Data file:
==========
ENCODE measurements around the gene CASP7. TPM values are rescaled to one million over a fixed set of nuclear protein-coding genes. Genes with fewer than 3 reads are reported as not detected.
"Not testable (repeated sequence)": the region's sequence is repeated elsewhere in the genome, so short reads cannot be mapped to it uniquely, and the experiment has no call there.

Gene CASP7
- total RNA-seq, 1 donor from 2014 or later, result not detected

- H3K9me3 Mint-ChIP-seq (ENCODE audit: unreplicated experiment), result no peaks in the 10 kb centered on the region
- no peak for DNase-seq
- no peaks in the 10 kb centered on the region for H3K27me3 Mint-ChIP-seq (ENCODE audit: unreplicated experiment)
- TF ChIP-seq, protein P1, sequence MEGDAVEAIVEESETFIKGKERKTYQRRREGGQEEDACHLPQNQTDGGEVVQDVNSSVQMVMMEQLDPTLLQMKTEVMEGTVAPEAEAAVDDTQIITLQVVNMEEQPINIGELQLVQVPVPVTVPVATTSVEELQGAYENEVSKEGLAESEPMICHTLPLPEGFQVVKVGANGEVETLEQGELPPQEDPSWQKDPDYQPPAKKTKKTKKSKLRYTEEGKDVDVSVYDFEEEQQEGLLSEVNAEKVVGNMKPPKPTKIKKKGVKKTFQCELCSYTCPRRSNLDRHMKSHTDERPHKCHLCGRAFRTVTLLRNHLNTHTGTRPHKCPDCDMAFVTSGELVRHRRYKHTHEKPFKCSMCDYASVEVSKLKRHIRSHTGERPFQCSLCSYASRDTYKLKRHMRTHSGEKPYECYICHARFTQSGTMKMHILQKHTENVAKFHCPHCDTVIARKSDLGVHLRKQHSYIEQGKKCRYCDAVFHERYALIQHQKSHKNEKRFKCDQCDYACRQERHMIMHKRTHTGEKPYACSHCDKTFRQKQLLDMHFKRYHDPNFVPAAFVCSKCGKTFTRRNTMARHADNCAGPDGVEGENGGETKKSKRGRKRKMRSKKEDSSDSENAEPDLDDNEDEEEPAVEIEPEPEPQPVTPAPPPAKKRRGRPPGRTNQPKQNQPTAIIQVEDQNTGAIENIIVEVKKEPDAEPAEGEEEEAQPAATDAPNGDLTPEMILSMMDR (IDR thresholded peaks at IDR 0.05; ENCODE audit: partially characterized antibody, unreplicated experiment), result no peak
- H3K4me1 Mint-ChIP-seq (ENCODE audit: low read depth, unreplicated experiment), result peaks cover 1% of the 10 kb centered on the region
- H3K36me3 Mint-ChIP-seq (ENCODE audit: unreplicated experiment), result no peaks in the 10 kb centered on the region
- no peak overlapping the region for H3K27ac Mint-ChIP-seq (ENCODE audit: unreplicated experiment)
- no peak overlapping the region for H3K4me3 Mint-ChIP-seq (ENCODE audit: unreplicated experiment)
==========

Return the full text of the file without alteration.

ENCODE measurements around the gene CASP7. TPM values are rescaled to one million over a fixed set of nuclear protein-coding genes. Genes with fewer than 3 reads are reported as not detected.
"Not testable (repeated sequence)": the region's sequence is repeated elsewhere in the genome, so short reads cannot be mapped to it uniquely, and the experiment has no call there.

Gene CASP7
- total RNA-seq, 1 donor from 2014 or later, result not detected

- H3K9me3 Mint-ChIP-seq (ENCODE audit: unreplicated experiment), result no peaks in the 10 kb centered on the region
- no peak for DNase-seq
- no peaks in the 10 kb centered on the region for H3K27me3 Mint-ChIP-seq (ENCODE audit: unreplicated experiment)
- TF ChIP-seq, protein P1, sequence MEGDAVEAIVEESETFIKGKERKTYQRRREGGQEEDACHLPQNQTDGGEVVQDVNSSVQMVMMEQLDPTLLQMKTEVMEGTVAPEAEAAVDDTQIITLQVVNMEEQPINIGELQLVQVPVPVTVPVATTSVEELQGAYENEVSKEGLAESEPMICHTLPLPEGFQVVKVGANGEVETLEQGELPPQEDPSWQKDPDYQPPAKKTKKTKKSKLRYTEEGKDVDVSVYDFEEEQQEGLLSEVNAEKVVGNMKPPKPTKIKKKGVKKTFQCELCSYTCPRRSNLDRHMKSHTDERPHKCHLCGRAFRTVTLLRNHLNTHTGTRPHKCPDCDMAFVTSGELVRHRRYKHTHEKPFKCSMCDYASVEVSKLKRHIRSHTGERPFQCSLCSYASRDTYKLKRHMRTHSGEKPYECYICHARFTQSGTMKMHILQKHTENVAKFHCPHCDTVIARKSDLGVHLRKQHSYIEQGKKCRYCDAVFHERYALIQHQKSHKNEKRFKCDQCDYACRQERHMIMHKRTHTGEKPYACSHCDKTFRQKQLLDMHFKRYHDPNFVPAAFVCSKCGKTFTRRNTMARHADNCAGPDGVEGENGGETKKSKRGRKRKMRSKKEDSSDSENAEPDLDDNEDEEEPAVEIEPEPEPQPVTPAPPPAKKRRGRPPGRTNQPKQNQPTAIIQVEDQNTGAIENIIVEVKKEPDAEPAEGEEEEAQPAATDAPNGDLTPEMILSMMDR (IDR thresholded peaks at IDR 0.05; ENCODE audit: partially characterized antibody, unreplicated experiment), result no peak
- H3K4me1 Mint-ChIP-seq (ENCODE audit: low read depth, unreplicated experiment), result peaks cover 1% of the 10 kb centered on the region
- H3K36me3 Mint-ChIP-seq (ENCODE audit: unreplicated experiment), result no peaks in the 10 kb centered on the region
- no peak overlapping the region for H3K27ac Mint-ChIP-seq (ENCODE audit: unreplicated experiment)
- no peak overlapping the region for H3K4me3 Mint-ChIP-seq (ENCODE audit: unreplicated experiment)